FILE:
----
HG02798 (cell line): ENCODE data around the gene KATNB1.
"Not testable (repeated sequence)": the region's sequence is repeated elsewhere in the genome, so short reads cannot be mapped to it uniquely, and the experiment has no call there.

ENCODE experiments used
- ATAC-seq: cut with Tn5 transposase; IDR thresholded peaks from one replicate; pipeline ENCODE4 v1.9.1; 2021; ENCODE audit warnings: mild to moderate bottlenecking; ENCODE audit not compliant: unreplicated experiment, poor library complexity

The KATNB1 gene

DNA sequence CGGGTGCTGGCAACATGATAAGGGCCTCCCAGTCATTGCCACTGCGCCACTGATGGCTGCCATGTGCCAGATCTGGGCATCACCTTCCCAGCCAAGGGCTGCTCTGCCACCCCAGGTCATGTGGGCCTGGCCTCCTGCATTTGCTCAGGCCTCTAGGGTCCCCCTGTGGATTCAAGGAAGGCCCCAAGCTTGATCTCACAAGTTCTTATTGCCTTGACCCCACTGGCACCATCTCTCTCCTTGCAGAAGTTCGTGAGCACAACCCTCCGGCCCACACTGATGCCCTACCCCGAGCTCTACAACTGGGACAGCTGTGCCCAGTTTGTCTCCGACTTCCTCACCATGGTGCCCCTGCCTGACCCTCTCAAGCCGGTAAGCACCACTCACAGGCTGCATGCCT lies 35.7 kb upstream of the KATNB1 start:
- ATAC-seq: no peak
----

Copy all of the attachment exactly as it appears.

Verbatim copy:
HG02798 (cell line): ENCODE data around the gene KATNB1.
"Not testable (repeated sequence)": the region's sequence is repeated elsewhere in the genome, so short reads cannot be mapped to it uniquely, and the experiment has no call there.

ENCODE experiments used
- ATAC-seq: cut with Tn5 transposase; IDR thresholded peaks from one replicate; pipeline ENCODE4 v1.9.1; 2021; ENCODE audit warnings: mild to moderate bottlenecking; ENCODE audit not compliant: unreplicated experiment, poor library complexity

The KATNB1 gene

DNA sequence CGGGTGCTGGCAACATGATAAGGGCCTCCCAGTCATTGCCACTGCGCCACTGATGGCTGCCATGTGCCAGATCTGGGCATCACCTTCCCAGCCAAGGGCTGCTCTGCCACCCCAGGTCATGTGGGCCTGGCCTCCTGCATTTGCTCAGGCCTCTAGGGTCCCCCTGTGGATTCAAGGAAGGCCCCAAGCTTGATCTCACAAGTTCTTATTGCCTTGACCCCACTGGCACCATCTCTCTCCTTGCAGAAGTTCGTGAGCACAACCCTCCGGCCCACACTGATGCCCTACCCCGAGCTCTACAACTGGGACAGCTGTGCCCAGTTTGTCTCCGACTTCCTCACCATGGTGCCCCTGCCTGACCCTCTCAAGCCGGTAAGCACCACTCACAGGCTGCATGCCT lies 35.7 kb upstream of the KATNB1 start:
- ATAC-seq: no peak